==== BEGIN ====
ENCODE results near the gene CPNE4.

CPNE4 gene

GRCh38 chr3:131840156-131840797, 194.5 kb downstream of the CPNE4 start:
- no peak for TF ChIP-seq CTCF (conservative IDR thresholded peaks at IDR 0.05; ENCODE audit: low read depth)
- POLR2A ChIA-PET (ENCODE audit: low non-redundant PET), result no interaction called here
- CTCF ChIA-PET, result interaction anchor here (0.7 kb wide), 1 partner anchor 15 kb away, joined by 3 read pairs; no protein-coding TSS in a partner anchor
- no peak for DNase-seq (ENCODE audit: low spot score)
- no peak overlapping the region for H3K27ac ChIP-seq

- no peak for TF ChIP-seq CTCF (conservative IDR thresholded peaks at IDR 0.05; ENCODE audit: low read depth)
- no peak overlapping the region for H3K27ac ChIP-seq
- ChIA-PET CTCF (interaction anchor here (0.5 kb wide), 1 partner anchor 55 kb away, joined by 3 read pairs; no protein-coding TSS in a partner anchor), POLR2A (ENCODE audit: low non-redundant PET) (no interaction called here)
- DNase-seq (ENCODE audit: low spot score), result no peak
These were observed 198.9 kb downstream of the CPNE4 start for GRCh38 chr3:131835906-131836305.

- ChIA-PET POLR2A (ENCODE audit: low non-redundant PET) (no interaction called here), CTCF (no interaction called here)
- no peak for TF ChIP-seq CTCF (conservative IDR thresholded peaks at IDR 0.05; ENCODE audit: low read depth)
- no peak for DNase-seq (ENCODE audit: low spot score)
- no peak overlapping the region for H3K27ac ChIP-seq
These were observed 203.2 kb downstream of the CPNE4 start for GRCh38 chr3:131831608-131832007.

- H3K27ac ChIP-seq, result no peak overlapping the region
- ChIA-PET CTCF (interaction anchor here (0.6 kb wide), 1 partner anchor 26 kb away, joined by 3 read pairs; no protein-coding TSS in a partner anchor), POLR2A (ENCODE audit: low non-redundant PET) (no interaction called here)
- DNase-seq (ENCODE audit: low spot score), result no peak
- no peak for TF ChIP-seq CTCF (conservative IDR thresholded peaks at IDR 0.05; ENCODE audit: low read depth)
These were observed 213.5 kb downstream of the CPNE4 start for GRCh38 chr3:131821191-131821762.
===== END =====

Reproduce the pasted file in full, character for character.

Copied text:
ENCODE results near the gene CPNE4.

CPNE4 gene

GRCh38 chr3:131840156-131840797, 194.5 kb downstream of the CPNE4 start:
- no peak for TF ChIP-seq CTCF (conservative IDR thresholded peaks at IDR 0.05; ENCODE audit: low read depth)
- POLR2A ChIA-PET (ENCODE audit: low non-redundant PET), result no interaction called here
- CTCF ChIA-PET, result interaction anchor here (0.7 kb wide), 1 partner anchor 15 kb away, joined by 3 read pairs; no protein-coding TSS in a partner anchor
- no peak for DNase-seq (ENCODE audit: low spot score)
- no peak overlapping the region for H3K27ac ChIP-seq

- no peak for TF ChIP-seq CTCF (conservative IDR thresholded peaks at IDR 0.05; ENCODE audit: low read depth)
- no peak overlapping the region for H3K27ac ChIP-seq
- ChIA-PET CTCF (interaction anchor here (0.5 kb wide), 1 partner anchor 55 kb away, joined by 3 read pairs; no protein-coding TSS in a partner anchor), POLR2A (ENCODE audit: low non-redundant PET) (no interaction called here)
- DNase-seq (ENCODE audit: low spot score), result no peak
These were observed 198.9 kb downstream of the CPNE4 start for GRCh38 chr3:131835906-131836305.

- ChIA-PET POLR2A (ENCODE audit: low non-redundant PET) (no interaction called here), CTCF (no interaction called here)
- no peak for TF ChIP-seq CTCF (conservative IDR thresholded peaks at IDR 0.05; ENCODE audit: low read depth)
- no peak for DNase-seq (ENCODE audit: low spot score)
- no peak overlapping the region for H3K27ac ChIP-seq
These were observed 203.2 kb downstream of the CPNE4 start for GRCh38 chr3:131831608-131832007.

- H3K27ac ChIP-seq, result no peak overlapping the region
- ChIA-PET CTCF (interaction anchor here (0.6 kb wide), 1 partner anchor 26 kb away, joined by 3 read pairs; no protein-coding TSS in a partner anchor), POLR2A (ENCODE audit: low non-redundant PET) (no interaction called here)
- DNase-seq (ENCODE audit: low spot score), result no peak
- no peak for TF ChIP-seq CTCF (conservative IDR thresholded peaks at IDR 0.05; ENCODE audit: low read depth)
These were observed 213.5 kb downstream of the CPNE4 start for GRCh38 chr3:131821191-131821762.